Mature Daughters: A Mentoring Checklist for Daughters and Young Women

By Phillip G. Kayser · 1/1/2007

*This list is for women. For the checklist that is men-specific, please check out Leader Development


Note on how to use this book

It would be very easy for a daughter (or a parent) to be overwhelmed when they first read through this book. Wow! I have to learn all that?! However, these principles represent a life-time of growth in a woman’s life, and it is likely that most women will not fully graduate from this checklist. Therefore, to avoid discouragement, I strongly recommend that you not take the whole self-diagnostic survey all at once. Instead, this booklet can be a guide for several years of mentorship. This gives time for a parent to learn right along with his or her child. This book is designed to be a progress guide of what has been done and what still needs to be accomplished so that mentoring a daughter becomes less haphazard and more systematic. We have an expression: “eat the elephant one bite at a time.” That is certainly appropriate for this “elephant.” Do not worry about the fact that many issues in this book are beyond your reach right now. Just select a few topics that you believe are most critical, and work on those.

When I disciple my teen-aged daughters, I actually involve them in the process of selecting which issues they want to work on. We don’t have as a goal to be perfect in each area. Our only goal is to have some growth in each area before marriage. I have asked my daughters to take a yellow marker and to highlight two to six things each week that they want to discuss and work on. Since the daughters are prayerfully involved in the selection process, this makes it much more likely that a parent’s mentoring will be useful and appreciated. Once we have made some good progress on each of those items, we start to look at some new items in which the daughter feels weak. This makes the booklet much less daunting. The issues of this booklet are gradually achieved over many years, not in one year.

While I am assuming that the father will take the lead in mentoring his daughter, it will become very apparent as you progress through this book that a father cannot do this alone. In fact, the Bible assumes that we fathers will be somewhat clueless on how to mentor our daughters in at least a few areas (Tit. 2:3-5). But we still need to be aware of the progress our daughters are making. Preparing mature daughters is a team effort of husband, wife, and daughter.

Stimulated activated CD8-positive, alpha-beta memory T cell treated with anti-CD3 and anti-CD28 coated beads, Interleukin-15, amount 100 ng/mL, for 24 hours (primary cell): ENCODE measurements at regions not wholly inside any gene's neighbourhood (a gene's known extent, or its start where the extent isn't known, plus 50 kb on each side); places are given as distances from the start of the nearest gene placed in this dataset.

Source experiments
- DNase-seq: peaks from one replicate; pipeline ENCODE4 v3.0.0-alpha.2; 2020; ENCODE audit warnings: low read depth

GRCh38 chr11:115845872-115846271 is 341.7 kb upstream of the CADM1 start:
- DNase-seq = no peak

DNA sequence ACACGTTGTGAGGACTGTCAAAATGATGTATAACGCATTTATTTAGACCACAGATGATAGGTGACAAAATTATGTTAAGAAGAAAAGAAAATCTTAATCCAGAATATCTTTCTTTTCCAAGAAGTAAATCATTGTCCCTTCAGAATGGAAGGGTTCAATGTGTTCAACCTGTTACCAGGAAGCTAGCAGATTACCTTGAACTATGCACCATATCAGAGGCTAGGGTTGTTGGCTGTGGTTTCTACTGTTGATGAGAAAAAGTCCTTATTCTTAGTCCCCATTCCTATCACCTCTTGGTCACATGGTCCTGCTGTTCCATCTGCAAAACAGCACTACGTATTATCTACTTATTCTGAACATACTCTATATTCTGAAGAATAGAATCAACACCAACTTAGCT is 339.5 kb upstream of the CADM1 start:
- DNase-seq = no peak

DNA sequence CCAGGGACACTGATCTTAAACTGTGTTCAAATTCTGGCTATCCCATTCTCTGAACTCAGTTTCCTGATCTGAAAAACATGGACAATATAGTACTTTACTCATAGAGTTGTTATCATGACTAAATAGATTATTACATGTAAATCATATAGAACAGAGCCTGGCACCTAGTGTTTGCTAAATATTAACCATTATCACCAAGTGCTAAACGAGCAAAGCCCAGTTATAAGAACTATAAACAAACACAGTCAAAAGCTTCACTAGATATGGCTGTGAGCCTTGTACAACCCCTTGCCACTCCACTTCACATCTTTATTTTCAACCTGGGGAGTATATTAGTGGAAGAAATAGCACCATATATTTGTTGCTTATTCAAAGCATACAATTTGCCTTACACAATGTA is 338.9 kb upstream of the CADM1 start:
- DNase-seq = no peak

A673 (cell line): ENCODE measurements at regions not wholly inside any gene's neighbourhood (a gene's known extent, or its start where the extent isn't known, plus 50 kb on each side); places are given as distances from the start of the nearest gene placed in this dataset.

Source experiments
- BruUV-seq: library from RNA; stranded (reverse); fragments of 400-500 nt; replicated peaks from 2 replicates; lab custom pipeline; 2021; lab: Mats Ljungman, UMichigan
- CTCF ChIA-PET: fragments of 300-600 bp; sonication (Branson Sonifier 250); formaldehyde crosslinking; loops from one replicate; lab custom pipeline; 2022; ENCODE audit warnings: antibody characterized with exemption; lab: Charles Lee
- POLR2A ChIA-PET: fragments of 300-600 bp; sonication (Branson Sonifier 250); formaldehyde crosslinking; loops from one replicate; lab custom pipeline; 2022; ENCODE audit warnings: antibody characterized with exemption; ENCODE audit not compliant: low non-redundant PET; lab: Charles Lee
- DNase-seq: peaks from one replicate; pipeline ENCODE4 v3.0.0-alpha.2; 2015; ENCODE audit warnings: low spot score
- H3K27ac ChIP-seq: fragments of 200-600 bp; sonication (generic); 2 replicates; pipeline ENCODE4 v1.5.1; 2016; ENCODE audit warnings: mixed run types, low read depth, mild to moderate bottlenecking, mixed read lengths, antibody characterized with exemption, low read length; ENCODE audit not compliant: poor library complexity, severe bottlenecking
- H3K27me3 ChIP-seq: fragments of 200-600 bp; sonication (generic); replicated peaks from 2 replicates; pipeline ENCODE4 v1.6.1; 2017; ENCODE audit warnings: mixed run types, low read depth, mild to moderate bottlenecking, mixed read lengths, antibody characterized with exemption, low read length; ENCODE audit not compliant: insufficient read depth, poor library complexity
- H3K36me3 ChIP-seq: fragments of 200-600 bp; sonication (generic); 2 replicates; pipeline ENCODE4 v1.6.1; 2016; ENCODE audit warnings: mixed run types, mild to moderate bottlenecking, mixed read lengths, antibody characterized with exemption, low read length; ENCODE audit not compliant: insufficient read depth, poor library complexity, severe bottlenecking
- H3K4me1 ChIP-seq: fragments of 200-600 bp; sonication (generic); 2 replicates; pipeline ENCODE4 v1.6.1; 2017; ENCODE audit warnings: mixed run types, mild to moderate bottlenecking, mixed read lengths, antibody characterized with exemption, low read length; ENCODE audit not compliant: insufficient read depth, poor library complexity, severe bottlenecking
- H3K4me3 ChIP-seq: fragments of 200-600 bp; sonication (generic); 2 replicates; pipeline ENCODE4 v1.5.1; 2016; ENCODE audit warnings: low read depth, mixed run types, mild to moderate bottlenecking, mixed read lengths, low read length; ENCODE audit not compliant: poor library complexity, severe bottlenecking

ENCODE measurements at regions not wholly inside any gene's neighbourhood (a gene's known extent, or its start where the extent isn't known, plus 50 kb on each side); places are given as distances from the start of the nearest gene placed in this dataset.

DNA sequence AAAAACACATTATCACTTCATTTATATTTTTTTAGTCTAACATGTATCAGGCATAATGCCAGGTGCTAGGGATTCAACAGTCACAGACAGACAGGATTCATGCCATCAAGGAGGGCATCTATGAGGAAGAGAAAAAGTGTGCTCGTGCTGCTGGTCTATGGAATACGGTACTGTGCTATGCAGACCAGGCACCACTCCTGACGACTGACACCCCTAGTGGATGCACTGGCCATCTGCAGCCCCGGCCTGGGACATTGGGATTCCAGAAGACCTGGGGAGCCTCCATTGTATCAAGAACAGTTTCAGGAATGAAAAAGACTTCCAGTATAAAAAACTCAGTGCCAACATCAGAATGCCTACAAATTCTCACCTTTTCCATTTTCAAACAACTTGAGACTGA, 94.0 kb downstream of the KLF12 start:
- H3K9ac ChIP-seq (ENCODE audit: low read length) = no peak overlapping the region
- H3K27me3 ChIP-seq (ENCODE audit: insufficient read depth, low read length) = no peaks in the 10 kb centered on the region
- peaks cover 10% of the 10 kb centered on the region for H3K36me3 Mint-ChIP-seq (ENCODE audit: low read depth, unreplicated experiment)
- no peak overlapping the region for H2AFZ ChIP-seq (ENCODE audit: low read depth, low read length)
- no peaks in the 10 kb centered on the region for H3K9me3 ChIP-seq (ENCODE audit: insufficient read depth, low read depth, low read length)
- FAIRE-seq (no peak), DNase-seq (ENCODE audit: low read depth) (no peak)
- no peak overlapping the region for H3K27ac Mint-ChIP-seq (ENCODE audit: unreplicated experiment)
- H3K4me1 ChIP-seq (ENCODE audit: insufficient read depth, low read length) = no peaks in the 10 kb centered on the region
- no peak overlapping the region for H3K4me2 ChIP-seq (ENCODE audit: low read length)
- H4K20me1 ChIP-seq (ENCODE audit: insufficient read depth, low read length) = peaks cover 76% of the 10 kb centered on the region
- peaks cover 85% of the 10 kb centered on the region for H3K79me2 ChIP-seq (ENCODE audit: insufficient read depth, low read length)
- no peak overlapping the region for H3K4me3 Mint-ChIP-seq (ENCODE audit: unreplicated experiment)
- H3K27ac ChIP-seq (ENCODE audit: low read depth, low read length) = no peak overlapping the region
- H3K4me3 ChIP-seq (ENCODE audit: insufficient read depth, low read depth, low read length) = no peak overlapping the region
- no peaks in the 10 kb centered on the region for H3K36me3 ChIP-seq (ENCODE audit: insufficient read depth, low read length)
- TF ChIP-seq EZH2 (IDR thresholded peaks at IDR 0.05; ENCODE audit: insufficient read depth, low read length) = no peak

Why is this book different than the mentoring book for young men?

Valuing our Daughters as Daughters.

“Who can find a virtuous wife? For her worth is far above rubies.”

Proverbs 31:10

The description of the ideal woman given in Proverbs 31 begins with God’s evaluation of her value, and it does so in a way that gives women a tremendous sense of security. We tend to get our sense of security from what others think of us. But Scripture begins with God’s opinion. It gives us a God-centered focus on life. Unless our daughters and our wives become strong in the issues outlined in the first major section of this booklet (Christ – Developing a God-Centered and Empowered Life), they will continually find themselves struggling with their sense of security.

But just as importantly, God’s ascription of worth is for who she is, and not what she does. “her worth is far above rubies…” It doesn’t say, “The worth of her yearly output.” He starts with her as a person. If you try to gain your sense of security by looking at all of the expectations of others, or even the things that this ideal woman does, you could very easily get discouraged. This woman didn’t walk into that overnight. The things she did so well in this chapter flowed out of a sense of who she was, not vice versa.

And this is how God starts the Bible. After declaring His entire creation to be good several times in Genesis 1, God shocks us with the following words after the creation of Adam: “It is not good that man should be alone; I will make him a helper suitable for him.” There was something about the woman that was needed. God could have been Adam’s companion, but Adam needed a woman. Another man could have helped him with his work, but he needed someone quite different to complement him. God imputes great worth to a woman as a woman when He created Eve. Following the creation of the woman, Scripture says for the first time, “Then God saw everything that He had made, and indeed it was very good.” (Gen. 1:31).

Adam certainly felt this to be true because, prior to her being created, there was nothing in all of creation that satisfied his need for a helper suitable for him. She was worth more than rubies and more than all the creatures that came before him. And she had that worth before she did a single act of service. God's declaration that His creation was very good was declared before she did anything. Her worth came from who she was in God’s eyes and the role that she embraced, not from how much she was able to accomplish.

I think if mothers could start with that principle rather than with all of the actions of Proverbs 31, it would help them to be less stressed. One of the dangers in looking at some books on Proverbs 31 is that they will on occasion impute worth to a woman based upon how much she can do

  • based upon her performance. And as women read through the chapter they can easily become intimidated. “Wow! Look at what the Proverbs 31 woman does! She reads, teaches her kids, sews clothes, cooks, cleans, engages in gardening, purchasing real estate, mercy ministries, runs a cottage industry, manages the household, and never seems to go to sleep! I’ll never measure up!” But measuring your worth by your ability to keep up with this woman is a terrible danger to fall into. It is one that can make you feel worthless during times of tiredness, sickness or even during those times when you, perhaps as a new Christian, are learning the ropes of what it means to be a Christian woman.